SSL PFS on Nginx

Update: 3/10/2016: Cipher list matches recommendations from

Update: 5/29/2015: Modified cipher list for high security.

Update: 12/9/2014: RC4 has been identified by SSL Labs as a weak point in SSL implementations so the example nginx configuration below now includes disabling of RC4 ciphers. This updated configuration means that the horribly outdated browsers IE6 on Windows XP and IE8 on Windows XP will no longer work with your site.

Also, please upgrade to the latest OpenSSL to ensure that TLS POODLE is mitigated via TLS_FALLBACK_SCSV downgrade attack prevention.

August 2, 2014

Doing this in your nginx configuration will make your SSL web server much more robust. Some parts of this, such as the OCSP stapling directives require nginx version 1.3.7+.

Straight to the point: Here is a nginx configuration snippet with HSTS, OCSP, and PFS ciphers:

server {

    listen 443;
    ssl on;

    # HSTS
    add_header Strict-Transport-Security "max-age=31536000; includeSubDomains";

    # hide server version
    server_tokens off;

    ssl_certificate ssl-cert-with-ca-chain.crt;
    ssl_certificate_key yourserver.key;

    # OCSP stapling caches OCSP records from URL in ssl-cert-with-ca-chain
    ssl_stapling on;
    ssl_stapling_verify on;
    ssl_trusted_certificate ssl-cert-with-ca-chain.crt;

    # Enables session resumption
    ssl_session_timeout 5m;
    ssl_session_cache shared:nginxSSL:10m;

    ssl_protocols TLSv1.2 TLSv1.1 TLSv1;
ssl_prefer_server_ciphers on;

    # ... the rest of your configuration


SSL Perfect Forward Secrecy (PFS)

The perfect forward secrecy cipher list defined in ssl_ciphers enables reference browsers to generate session keys in a way that only the client and server can obtain them. If someone collects and saves your SSL traffic, he or she cannot later steal the server's private key and decrypt the past communications. Traffic sent in the past is still safe. (Note: Man-in-the-middle attacks are still a threat if the private key is stolen.)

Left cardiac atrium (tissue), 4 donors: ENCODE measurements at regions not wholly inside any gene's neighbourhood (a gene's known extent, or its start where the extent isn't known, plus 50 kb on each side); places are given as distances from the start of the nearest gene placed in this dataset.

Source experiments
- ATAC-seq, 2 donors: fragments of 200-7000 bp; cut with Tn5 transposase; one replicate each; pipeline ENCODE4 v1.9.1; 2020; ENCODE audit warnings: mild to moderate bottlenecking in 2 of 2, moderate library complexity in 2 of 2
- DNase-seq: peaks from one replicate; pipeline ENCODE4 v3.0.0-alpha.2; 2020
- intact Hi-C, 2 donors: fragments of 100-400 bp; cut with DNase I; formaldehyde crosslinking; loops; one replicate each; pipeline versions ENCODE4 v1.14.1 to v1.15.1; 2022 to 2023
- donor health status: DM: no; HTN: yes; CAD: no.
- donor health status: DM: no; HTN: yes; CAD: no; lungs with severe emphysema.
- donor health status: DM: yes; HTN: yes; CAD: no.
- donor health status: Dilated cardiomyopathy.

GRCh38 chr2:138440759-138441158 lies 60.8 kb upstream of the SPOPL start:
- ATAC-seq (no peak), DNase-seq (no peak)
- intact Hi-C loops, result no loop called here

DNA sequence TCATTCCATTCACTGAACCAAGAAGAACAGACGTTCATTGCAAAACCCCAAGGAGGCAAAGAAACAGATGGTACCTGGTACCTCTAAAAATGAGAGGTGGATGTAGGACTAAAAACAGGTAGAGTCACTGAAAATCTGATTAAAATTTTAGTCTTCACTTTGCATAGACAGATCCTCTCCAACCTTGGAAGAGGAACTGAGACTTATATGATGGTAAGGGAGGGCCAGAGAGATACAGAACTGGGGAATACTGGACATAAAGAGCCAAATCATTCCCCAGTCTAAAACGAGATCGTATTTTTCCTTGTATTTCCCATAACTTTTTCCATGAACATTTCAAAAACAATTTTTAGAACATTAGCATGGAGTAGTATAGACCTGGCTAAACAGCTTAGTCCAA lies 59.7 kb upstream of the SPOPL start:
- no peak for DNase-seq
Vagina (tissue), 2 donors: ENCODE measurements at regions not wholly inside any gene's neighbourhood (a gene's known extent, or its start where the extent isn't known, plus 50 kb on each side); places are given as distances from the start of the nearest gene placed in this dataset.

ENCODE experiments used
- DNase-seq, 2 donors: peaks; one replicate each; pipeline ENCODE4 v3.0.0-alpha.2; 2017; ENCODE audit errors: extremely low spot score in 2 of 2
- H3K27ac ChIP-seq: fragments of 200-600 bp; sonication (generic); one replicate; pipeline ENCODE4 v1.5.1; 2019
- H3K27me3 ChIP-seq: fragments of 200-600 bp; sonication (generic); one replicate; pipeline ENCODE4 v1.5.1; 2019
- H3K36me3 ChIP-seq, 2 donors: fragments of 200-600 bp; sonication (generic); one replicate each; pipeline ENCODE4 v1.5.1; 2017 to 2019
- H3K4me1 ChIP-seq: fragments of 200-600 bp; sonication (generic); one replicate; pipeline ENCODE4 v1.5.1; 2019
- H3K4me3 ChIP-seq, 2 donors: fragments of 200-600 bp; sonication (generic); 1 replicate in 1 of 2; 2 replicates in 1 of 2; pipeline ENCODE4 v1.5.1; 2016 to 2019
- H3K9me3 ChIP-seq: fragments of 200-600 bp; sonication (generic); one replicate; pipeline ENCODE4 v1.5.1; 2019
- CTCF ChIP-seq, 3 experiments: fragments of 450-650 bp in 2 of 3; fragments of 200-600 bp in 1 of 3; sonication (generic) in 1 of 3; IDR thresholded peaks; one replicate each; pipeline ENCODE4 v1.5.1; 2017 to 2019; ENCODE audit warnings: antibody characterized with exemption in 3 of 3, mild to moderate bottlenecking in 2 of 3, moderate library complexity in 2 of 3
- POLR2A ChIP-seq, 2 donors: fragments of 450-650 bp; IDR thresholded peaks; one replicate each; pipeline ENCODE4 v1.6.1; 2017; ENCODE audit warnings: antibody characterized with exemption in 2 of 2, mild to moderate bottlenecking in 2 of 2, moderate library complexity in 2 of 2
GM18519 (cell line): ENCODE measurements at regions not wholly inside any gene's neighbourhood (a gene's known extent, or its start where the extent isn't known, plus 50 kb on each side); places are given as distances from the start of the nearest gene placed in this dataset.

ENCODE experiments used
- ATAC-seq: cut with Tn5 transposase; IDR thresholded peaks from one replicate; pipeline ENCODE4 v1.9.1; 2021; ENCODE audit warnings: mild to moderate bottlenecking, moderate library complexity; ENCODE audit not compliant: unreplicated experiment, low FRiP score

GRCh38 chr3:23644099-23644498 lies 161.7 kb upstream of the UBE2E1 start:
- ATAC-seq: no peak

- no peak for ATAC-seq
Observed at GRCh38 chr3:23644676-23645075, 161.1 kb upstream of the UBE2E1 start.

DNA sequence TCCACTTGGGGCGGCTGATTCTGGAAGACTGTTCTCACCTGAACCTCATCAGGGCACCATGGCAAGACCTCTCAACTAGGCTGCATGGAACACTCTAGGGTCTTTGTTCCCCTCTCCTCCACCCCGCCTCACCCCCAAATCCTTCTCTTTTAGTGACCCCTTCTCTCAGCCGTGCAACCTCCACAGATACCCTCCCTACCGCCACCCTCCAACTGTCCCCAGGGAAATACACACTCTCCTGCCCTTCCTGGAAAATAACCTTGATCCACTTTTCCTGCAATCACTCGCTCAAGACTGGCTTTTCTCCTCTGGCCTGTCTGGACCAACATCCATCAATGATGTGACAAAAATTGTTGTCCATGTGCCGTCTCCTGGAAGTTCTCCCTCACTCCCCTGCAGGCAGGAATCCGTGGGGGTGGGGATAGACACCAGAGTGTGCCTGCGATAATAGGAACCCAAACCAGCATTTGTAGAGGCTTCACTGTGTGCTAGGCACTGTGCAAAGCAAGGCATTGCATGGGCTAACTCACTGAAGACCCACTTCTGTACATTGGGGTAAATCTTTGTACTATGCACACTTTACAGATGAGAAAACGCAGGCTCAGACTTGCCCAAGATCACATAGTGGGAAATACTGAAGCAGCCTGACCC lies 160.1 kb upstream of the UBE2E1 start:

PFS future-proofs your SSL web server.

HTTP Strict Transport Security (HSTS)

add_header Strict-Transport-Security tells the browser to use HTTP Strict Transport Security. It tells client browsers to only use HTTPS connections. This, coupled with a nginx permanent redirect of all HTTP traffic to HTTPS, ensures an SSL server that is resistant to spoofing.

server {
    listen 80;

    location / {
        rewrite     ^(.*)$1 permanent;

    # ...

Online Certificate Status Protocol Stapling (OCSP Stapling)

The ssl_stapling directive, with its 3 subsequent lines in the above config, enables server caching of OCSP information. It is not going to work if a trusted Certificate Authority has not signed your SSL certificate. OCSP stapling allows an alternative to pinging your CA for certificate status. The web server caches the response from the CA that issued the certificate. By enabling this in nginx, you must include the CA certificate chain in your certificate file.

Test your SSL

You can always see how secure your web site SSL implementation is by running the Qualys SSL Labs SSL Server Test.